Today's recipe for Sweet-and-Smoky Ribs is one of my favorites. It's adapted from a recipe from grilling guru Steven Raichlen. This recipe uses baby back ribs, which are tender ribs from the top loin rib section of the hog. They tend to have more meat between the bones, and one rack will serve two people generously.
For today's recipe, the baby back ribs are soaked in bourbon and seasoned with a sweet and savory rub. If you don't want to use bourbon, you can substitute cola or even Vernors.
When grilling ribs, I use my kettle grill and sprinkle wood chips on the coals. You can use hickory, mesquite or apple wood. Just make sure to soak the chips in water at least one hour (longer if you are using wood chunks) before adding them to the coals.
For gas grills, use a smoker box for the chips. If you don't have one, a loaf-size foil pan will do the job. Or make a foil packet to hold the chips and poke holes in it so the smoke seeps out.
These ribs are finished with a sweet and tangy barbecue sauce. But no matter what type of sauce you use, brush it on during the last 15-20 minutes of grilling.
> Sweet-and-Smoky Baby Back Ribs
6 racks baby back ribs
1 cup bourbon
3 tablespoons coarse salt
3 tablespoons packed brown sugar
3 tablespoons paprika (regular or smoked)
2 tablespoons ground black pepper
1 tablespoon garlic powder
1 tablespoon chili powder
2 cups hickory wood chips
2 cups beer
Bourbon Barbecue Sauce (see below)
Remove the thin membrane on the back of the ribs, starting at one end of the rack and pulling toward the other. Unless you are using a rib rack, cut the ribs into four or five portions so that they will fit nicely on the grill. Place the ribs in a large roasting pan and pour the bourbon over them. Chill them for about an hour, turning the ribs often. Pour off and discard the bourbon.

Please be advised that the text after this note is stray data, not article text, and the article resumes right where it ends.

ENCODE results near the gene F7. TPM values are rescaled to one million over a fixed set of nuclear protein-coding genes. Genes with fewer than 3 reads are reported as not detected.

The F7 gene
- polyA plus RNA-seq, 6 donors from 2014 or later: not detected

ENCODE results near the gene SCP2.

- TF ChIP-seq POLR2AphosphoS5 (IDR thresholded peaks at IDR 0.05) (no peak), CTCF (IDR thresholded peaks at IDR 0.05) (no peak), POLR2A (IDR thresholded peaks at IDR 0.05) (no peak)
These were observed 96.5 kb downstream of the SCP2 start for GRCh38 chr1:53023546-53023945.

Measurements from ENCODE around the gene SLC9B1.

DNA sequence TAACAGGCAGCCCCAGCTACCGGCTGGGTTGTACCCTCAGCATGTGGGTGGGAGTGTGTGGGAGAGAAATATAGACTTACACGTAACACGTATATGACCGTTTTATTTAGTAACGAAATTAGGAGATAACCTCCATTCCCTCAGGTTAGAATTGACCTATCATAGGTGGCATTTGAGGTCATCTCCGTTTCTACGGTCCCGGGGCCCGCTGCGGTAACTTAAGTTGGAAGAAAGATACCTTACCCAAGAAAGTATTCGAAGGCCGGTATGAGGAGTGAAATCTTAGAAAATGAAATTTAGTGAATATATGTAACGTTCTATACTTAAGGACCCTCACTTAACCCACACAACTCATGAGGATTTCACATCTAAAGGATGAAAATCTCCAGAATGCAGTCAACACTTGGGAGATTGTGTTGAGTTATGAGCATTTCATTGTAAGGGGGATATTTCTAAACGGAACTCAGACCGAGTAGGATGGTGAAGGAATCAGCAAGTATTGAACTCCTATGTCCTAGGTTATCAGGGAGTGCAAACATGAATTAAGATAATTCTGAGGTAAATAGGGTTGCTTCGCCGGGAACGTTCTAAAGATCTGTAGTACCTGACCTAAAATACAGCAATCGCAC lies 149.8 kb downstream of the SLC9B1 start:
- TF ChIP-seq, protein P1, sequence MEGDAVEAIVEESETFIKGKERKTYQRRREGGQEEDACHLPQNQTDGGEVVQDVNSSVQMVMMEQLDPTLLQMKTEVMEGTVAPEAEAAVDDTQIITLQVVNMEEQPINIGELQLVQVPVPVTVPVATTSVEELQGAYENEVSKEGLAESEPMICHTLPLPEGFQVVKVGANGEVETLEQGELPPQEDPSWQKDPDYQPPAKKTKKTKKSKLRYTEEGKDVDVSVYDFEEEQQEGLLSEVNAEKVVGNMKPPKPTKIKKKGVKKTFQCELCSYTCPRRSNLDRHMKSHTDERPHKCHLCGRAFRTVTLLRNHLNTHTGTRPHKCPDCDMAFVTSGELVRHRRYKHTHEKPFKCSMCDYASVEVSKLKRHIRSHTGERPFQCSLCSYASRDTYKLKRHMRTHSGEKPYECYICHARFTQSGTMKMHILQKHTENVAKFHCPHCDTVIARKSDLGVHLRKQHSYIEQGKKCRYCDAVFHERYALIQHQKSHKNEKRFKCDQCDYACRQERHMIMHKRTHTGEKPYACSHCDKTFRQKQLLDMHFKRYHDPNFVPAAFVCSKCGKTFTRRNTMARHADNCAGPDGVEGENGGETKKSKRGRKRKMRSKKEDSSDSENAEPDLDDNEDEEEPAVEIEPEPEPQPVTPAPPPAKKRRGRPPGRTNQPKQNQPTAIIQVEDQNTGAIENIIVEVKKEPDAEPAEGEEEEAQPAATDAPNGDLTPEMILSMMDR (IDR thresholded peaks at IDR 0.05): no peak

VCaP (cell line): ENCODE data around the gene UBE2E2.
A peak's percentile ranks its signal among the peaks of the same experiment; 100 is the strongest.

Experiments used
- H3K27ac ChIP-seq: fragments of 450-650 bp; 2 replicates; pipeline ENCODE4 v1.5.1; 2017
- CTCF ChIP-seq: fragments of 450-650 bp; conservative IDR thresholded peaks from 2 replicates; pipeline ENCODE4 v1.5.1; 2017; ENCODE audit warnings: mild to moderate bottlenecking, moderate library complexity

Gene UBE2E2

Meanwhile, whisk together all the rub ingredients in a small bowl. Sprinkle the rub mixture over both sides of the ribs.
Refrigerate 1 hour. Meanwhile, place the wood chips in a medium bowl and pour the beer over them. Let stand 1 hour.
Preheat or prepare the grill for indirect cooking.
Remove 1 cup of the wood chips from the beer and drain. Scatter the chips over the coals. Fill a foil loaf pan halfway with water and place opposite the coals. Place grill grate on grill. If using a gas grill, put the soaked chips in a foil packet with holes poked in it or use a smoker box.
Arrange ribs on the grate above the loaf pan and away from the direct heat.
Close the lid, positioning the top vent directly over the ribs. Check the temperature by placing the stem of an instant-read thermometer through the vent with the gauge on the outside, it should register about 325 degrees. After about 40 minutes, the temperature will start dipping down, but don't let it fall below 275 degrees. Adjust vents if needed by opening them wider to increase the heat or closing to decrease the heat.
You can heat more charcoal briquettes in a charcoal chimney starter to have ready in case the temperature dips below 275 degrees. Use tongs to add briquettes.
If you need to add more wood chips, drain the remaining 1 cup of wood chips and sprinkle over the charcoal. Place the grate with the ribs back on the grill, cover and continue cooking until the ribs are very tender and the meat pulls away from the bones, about 45 minutes longer.
During the last 15 minutes of grilling, brush on the sauce.
To make the Bourbon Barbecue Sauce:
In a large, heavy saucepan, whisk together 2 cups ketchup, 1/2 cup mild-flavored molasses, 1/3 cup bourbon, 1/4 cup Dijon mustard, 3 tablespoons favorite hot pepper sauce, 2 tablespoons Worcestershire sauce, 2 teaspoons paprika, 1 teaspoon garlic powder and 1 teaspoon onion powder. Bring to a boil over medium heat, stirring occasionally. Reduce heat to medium-low and simmer, uncovered, stirring frequently, until the sauce thickens and the flavors blend, about 15 minutes. Serves 8.
-- Adapted from Bon Appetit July 2000.